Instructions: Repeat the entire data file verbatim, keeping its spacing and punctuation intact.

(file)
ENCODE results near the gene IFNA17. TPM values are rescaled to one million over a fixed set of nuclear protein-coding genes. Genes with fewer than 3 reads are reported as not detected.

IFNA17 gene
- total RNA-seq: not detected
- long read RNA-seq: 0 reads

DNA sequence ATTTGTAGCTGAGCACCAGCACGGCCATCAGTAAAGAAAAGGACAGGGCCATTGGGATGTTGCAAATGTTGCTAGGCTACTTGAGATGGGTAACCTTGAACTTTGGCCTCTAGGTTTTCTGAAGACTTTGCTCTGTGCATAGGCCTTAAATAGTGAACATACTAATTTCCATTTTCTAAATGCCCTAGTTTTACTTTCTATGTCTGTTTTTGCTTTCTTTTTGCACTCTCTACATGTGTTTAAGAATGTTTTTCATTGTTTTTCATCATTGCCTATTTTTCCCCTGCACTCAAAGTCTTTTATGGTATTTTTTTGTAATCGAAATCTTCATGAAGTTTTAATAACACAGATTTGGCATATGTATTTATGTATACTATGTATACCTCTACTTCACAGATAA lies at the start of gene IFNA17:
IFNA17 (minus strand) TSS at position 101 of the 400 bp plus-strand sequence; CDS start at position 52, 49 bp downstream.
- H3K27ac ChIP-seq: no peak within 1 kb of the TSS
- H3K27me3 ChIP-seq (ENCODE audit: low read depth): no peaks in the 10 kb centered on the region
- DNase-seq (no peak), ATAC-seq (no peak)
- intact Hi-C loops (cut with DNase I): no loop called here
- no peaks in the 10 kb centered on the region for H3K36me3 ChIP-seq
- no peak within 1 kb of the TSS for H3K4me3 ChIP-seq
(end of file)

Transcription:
ENCODE results near the gene IFNA17. TPM values are rescaled to one million over a fixed set of nuclear protein-coding genes. Genes with fewer than 3 reads are reported as not detected.

IFNA17 gene
- total RNA-seq: not detected
- long read RNA-seq: 0 reads

DNA sequence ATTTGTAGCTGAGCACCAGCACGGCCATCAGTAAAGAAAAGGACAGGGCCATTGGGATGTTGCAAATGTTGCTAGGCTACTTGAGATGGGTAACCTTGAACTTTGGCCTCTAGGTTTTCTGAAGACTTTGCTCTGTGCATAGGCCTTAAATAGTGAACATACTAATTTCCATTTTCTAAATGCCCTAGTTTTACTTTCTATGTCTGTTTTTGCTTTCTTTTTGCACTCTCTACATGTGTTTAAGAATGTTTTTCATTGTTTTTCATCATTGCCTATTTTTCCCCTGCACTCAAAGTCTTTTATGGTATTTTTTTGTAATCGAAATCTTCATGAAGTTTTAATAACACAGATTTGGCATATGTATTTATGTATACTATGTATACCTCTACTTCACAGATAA lies at the start of gene IFNA17:
IFNA17 (minus strand) TSS at position 101 of the 400 bp plus-strand sequence; CDS start at position 52, 49 bp downstream.
- H3K27ac ChIP-seq: no peak within 1 kb of the TSS
- H3K27me3 ChIP-seq (ENCODE audit: low read depth): no peaks in the 10 kb centered on the region
- DNase-seq (no peak), ATAC-seq (no peak)
- intact Hi-C loops (cut with DNase I): no loop called here
- no peaks in the 10 kb centered on the region for H3K36me3 ChIP-seq
- no peak within 1 kb of the TSS for H3K4me3 ChIP-seq